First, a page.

Author,  Award-Winning Journalist and Proud Oklahoman

Photo by Christopher Ott on Unsplash

Past flaws and foibles can follow us, wrap us in their tentacles and shake us until we cry. Our sins and flaws are like the past itself. They’re never dead. They are not even past. If anyone doubted Faulkner, social media and the internet offer modern reminders. What goes onto the internet in the form of social media lives on, eternal and unforgiving.

Forget trying to delete it. Don’t even think about attempting to kill it. Our worst won’t die.

I was reminded of this recently when Stuart Warner, friend and former colleague, did what “a real journalist” with a long memory is supposed to do: Playing off the news that “self-proclaimed” Bishop Wilbert Thomas Sr. had died, Warner, one of the most real journalists I have ever known, dug up an old story that was the beginning of the end of Thomas’ holier-than-thou career and Warner’s launch as a helluva religion writer.

In a post that included a capture of the top of Akron Beacon Journal Page 1 across which Warner’s first story was spread, he explained the circumstances: He had been demoted from executive sports editor and consigned to cover religion, a punishment disguised as an opportunity for him to get experience that would make him a “real journalist.” Journalists and former journalists, of whom many had worked with and for Warner, leaped into the fray to attest to Warner’s rare abilities as an editor and writer.

Close to the long-term consequences of this series of events, I put in my two cents and change. You see, Warner eventually returned from his exile as a part of my own self-induced demise as metro columnist at the newspaper. Warner had not named the editor who demoted him but it was the same person who ultimately decided it would be better for all concerned if I was relieved of the notes column that I had been hired to write but which never fit with my interests or abilities. [I moved to sports, with a cornucopia of writing and editing duties, none of them notes. This, and more, is deeply explored in my memoir Football, Fast Friends, and Small Towns.]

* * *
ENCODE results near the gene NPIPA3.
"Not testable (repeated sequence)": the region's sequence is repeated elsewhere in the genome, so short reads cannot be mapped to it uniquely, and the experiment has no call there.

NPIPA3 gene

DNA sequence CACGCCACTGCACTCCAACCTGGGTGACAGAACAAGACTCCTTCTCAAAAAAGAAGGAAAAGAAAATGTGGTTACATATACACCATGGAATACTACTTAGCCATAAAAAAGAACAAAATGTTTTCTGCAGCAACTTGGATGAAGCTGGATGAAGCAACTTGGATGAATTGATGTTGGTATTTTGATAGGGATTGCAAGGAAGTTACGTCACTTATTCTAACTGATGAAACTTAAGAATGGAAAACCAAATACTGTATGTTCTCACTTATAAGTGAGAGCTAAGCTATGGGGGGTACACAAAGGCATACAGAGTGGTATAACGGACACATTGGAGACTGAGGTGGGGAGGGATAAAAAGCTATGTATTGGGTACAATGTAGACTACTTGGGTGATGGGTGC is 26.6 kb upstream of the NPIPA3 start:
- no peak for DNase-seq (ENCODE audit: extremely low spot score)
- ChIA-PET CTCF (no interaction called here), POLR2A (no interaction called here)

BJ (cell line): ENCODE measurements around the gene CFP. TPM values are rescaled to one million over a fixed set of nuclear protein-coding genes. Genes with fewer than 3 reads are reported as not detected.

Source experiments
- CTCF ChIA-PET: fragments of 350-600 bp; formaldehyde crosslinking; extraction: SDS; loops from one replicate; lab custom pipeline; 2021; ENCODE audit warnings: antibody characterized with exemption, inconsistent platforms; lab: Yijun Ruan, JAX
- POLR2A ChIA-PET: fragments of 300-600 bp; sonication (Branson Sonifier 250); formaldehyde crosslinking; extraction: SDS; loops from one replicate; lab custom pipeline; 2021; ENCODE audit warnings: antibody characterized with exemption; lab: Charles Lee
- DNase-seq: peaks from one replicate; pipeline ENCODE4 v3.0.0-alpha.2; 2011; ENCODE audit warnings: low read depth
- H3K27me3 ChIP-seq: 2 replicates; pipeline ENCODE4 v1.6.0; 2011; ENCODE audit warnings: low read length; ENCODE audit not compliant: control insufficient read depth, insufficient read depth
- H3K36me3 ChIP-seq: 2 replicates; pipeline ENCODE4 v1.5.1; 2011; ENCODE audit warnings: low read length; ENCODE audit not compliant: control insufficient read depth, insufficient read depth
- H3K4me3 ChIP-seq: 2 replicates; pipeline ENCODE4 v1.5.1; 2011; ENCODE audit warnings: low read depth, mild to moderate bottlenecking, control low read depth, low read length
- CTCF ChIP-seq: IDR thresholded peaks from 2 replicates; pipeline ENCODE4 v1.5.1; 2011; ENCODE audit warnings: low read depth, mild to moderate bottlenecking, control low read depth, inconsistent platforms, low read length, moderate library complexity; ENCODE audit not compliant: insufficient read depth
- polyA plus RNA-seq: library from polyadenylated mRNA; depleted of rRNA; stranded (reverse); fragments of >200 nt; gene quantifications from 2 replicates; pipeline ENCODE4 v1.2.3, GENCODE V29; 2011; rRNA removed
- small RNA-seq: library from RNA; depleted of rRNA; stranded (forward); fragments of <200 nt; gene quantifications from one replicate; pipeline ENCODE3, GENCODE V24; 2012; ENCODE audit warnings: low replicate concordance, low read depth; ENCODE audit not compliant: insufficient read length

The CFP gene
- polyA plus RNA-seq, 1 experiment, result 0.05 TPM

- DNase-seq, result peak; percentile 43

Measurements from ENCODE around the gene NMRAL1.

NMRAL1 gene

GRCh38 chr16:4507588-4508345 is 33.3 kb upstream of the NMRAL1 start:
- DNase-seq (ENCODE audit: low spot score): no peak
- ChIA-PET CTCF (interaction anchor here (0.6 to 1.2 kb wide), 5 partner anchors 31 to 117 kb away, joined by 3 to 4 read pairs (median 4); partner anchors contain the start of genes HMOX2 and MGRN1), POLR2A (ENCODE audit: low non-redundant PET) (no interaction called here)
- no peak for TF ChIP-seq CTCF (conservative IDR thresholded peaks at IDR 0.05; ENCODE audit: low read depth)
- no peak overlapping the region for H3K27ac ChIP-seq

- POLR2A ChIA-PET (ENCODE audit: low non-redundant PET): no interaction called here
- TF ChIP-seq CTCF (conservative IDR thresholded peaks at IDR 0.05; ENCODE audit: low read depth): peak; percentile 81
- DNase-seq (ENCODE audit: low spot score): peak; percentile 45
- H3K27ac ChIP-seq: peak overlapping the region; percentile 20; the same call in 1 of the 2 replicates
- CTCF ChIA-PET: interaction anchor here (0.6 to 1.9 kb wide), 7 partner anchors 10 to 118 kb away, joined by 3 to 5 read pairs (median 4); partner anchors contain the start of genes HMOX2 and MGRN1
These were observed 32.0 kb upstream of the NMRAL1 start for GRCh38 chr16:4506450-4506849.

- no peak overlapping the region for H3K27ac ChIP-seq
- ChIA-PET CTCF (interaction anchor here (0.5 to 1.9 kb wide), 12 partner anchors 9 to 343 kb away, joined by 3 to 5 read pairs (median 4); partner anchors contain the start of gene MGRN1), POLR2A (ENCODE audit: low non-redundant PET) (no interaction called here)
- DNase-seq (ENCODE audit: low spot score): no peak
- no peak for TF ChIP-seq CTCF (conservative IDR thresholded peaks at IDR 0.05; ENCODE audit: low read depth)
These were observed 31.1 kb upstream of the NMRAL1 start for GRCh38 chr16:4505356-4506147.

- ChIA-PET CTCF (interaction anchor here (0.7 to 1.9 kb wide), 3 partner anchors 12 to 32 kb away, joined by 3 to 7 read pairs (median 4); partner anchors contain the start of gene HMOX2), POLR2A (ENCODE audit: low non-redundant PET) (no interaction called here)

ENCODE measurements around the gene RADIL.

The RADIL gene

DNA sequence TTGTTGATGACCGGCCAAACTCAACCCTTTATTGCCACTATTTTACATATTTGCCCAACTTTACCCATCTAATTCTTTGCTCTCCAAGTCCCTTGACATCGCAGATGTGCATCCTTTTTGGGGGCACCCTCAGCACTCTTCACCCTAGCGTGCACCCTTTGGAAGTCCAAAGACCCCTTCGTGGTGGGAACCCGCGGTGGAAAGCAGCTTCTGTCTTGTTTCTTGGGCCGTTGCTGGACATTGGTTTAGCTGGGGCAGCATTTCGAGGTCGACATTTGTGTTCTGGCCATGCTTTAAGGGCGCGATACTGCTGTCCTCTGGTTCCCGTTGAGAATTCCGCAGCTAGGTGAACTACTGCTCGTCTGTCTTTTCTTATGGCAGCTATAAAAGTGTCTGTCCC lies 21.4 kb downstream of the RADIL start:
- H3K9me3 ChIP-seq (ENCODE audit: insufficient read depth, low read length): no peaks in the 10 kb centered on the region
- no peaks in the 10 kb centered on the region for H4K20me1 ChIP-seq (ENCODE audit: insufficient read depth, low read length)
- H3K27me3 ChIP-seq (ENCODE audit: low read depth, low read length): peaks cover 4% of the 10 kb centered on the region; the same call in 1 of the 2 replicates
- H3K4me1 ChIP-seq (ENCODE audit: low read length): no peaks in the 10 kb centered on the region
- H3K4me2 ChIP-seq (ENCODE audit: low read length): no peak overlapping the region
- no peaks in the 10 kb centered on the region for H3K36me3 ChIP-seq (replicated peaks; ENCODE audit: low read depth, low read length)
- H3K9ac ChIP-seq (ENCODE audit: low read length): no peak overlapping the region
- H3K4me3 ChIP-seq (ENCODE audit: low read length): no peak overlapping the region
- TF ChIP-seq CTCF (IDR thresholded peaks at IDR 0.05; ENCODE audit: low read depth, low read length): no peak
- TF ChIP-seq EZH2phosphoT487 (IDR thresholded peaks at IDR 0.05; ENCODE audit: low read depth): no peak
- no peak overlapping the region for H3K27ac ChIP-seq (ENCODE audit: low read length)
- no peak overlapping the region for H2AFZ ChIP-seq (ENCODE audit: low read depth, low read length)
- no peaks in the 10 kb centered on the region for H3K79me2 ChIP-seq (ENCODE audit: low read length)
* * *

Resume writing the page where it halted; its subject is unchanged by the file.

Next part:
Among those weighing in after Warner’s post was Tim Smith, my immediate boss as metro columnist, who explained that he had not been the editor who demoted Stuart. He also revealed, as he put it, “a little BJ history.” This included the fact that Executive Editor Dale Allen had demoted Warner and that Smith had been one of the top editors who had determined Warner’s job/punishment. Smith correctly described it as “a brilliant move” that resulted in the “best religion writer in . . . 20 years at the Beacon Journal.”

Here’s the rub: Though Tim described me as “another fine writer” and explained that it was not he but the editor, his boss, Paul Poorman, who insisted that the column should be a series of short notes that took the reader inside an Akron the reader may not know. Of course, the fallacy was that a newcomer such as me knew Akron well enough to do this. [See memoir for details.] Dale Allen also liked notes and had success, if with difficulty, in finding a writer for his previous newspaper, The Philadelphia Inquirer, who could do this well.

For my part, I should have just said no to such a format. My bad. My very, very bad. Let Tim Smith pick up the scenario of the off-key Notes Column: “That lasted, as I recall . . . about two weeks and then Steve wanted to write single-subject essays. They were well written and, I thought, better than the ‘Notes’ columns. But I was in the minority. I got one vote, Poorman got 436.” Though I think the time before I started whining about “Notes” may have been longer—it must have been at least 2½ weeks—Tim’s revelation of what happened behind the editors’ closed doors surprised me.